Principal Battles & Engagements

Principal Battles and Engagements of the
First Civil War
in Chronological Order
1644

1642  |  1643  |  1645  |   1646

Nantwich : 25th January, 1644

Lord Byron in Cheshire had been reinforced by Royalist contingents arriving from Ireland and with these he hoped to clear the county for the King. He laid siege to Nantwich, the only important town in Cheshire still held by Parliament but on 25th January Sir William Brereton, whoose troops had recently been joined by those under Sir Thomas Fairfax, attacked Byron’s besieging army, which had been divided on either side of the river Weaver. Byron was forced to fight against superior numbers on ground disadvantageous to cavalry. Defeat was made certain when troops from the Nantwich garrison sallied forth and took him in the rear. Byron and most of the cavalry escaped, but more than 1,000 prisoners were taken, including Colonel George Monck. Many of these prisoners enrolled themselves under Parliament.

Relief of Newark : 22nd March, 1644

The Royalist commander at Newark was Sir Richard Byron (Lord Byron’s brother). The town was of extreme importance to the Royalists as a link between their forces in the north and south. Sir John Meldrum together with Lord Willoughby had laid siege to the town and the King ordered Prince Rupert to march to its relief. Rupert outmanoeuvred Meldrum and on 22nd March he surrendered, being forced to leave his siege artillery and a large quantity of muskets and pikes to the victors. It was a very important Royalist success.

Cheriton : 29th March, 1644

This was the first decisive major victory that the Parliamentarian army achieved, and it had important consequences. It was fought between General Waller, commanding a Roundhead army of some 10,000 men, and Lords Forth and Hopton with a numerically inferior force of not above 6,000 troops. Cheriton is east of Winchester and close to Alresford, which town the Royalists managed to gain before the battle. Waller’s army encamped for the night of 28th March in the fields below Hinton Ampner and the battle was fought to the north of their encampment and immediately to the west of Cheriton Wood, which played an important part in the early stages. There is some dispute as to the exact positions held by the two armies.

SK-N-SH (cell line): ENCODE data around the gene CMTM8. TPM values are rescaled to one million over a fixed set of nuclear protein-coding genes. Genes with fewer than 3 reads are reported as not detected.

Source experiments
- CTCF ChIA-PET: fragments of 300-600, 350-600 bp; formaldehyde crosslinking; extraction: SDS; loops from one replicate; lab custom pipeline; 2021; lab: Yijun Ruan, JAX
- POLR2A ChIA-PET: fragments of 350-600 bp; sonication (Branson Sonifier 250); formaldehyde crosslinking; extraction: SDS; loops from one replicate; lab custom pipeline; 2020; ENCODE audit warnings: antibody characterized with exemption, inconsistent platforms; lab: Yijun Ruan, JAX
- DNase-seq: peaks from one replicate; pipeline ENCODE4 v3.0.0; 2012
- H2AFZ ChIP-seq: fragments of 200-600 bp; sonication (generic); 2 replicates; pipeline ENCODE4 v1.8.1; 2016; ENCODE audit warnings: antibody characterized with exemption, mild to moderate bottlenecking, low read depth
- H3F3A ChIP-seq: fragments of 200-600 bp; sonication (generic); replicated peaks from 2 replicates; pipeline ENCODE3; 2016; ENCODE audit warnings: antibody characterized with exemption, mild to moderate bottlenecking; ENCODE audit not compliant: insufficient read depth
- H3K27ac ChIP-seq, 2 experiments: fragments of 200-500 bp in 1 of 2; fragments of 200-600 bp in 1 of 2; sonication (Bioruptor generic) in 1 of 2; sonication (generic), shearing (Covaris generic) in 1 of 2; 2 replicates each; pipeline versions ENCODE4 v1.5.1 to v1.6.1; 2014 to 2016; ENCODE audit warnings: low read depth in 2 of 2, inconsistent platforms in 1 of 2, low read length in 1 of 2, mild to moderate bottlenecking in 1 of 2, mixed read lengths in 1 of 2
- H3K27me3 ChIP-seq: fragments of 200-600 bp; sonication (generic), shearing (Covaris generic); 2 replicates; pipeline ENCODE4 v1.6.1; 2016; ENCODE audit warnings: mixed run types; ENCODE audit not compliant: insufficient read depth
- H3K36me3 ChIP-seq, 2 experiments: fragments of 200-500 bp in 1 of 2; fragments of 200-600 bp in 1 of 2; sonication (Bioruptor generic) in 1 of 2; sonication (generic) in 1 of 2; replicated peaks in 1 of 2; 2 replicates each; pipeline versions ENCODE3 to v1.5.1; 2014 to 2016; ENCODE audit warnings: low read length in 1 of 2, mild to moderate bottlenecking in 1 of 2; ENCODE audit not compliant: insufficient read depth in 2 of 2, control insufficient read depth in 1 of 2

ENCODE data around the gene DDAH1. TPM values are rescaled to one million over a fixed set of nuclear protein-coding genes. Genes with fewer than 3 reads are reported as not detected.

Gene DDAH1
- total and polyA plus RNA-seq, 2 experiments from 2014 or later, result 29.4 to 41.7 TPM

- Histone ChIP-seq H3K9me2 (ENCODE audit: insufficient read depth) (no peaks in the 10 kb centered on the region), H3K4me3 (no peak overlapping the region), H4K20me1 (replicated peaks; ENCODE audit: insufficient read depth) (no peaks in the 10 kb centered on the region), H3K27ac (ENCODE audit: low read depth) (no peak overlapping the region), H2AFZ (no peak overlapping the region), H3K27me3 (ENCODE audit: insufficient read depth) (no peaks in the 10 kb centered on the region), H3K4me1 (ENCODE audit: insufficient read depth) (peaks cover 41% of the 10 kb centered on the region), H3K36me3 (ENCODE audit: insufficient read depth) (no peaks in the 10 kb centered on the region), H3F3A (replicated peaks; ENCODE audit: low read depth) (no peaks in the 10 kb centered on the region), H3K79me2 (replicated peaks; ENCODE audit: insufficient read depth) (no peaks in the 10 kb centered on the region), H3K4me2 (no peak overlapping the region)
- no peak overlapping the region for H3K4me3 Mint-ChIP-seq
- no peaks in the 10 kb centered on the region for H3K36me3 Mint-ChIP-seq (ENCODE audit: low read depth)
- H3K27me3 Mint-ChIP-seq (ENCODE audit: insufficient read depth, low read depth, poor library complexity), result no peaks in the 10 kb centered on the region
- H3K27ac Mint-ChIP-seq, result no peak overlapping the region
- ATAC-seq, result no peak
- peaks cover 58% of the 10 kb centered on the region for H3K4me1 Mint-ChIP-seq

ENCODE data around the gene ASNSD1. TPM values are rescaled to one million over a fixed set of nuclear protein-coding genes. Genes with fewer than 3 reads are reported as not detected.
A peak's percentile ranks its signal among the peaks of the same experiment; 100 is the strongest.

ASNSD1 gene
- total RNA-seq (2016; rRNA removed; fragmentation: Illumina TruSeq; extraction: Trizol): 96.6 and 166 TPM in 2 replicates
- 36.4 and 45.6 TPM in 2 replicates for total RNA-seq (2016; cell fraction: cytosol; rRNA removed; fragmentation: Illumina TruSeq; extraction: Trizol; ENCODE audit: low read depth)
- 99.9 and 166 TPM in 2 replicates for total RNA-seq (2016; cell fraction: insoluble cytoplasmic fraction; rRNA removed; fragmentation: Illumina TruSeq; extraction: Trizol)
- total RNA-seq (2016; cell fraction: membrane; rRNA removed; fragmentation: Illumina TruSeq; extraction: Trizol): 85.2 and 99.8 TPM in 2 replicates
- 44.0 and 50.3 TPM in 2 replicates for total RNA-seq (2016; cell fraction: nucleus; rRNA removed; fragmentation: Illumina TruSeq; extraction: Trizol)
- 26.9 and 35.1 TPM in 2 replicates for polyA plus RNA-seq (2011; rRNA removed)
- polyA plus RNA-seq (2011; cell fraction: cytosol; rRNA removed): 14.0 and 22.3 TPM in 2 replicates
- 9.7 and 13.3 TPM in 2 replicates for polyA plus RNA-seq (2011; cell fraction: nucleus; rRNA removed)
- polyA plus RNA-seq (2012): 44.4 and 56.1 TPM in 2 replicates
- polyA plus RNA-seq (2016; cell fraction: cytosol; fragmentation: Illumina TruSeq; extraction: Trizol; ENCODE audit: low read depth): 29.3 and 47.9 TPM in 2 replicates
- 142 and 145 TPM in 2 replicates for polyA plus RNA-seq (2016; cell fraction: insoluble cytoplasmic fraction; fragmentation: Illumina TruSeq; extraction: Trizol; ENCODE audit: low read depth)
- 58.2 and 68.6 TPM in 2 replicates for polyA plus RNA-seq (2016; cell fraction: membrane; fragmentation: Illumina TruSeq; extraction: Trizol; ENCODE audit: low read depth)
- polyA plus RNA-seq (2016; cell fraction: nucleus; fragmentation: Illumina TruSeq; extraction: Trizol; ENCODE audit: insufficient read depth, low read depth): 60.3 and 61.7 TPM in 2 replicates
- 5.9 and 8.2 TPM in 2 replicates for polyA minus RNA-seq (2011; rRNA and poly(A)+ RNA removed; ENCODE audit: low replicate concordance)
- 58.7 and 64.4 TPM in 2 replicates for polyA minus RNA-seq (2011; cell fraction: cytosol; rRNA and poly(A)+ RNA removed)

Cropredy Bridge : 29th June, 1644

In this inconclusive engagement north of Banbury, Charles, commanding an army of at least 9,000 which included 4,000 cavalry, was attacked by an army inferior in numbers commanded by General Waller, who had the assistance of Major-General Browne. The armies had been marching parallel to each other on either side of the river Cherwell, until Charles, thinking to intercept a force coming to the aid of Waller, pushed forward with his leading troops, creating a dangerous gap between the forward and rear elements of his army. Waller, seizing his opportunity, forced a crossing of the river at Cropredy Bridge, putting 1,500 horse, 1,000 foot and eleven guns onto the east bank, and marched north with the bulk of his force to attack the king’s forward element. Lord Cleveland, hurrying up with cavalry from the rear, had little difficulty in defeating the small force left by Waller to guard the bridge. Waller then found himself trapped between the two halves of the King’s army and only with difficulty did he regain the bridge and cross safely. Casualties were not heavy on either side but Waller lost all of his eleven guns and a number of standards.

Marston Moor : 2nd July, 1644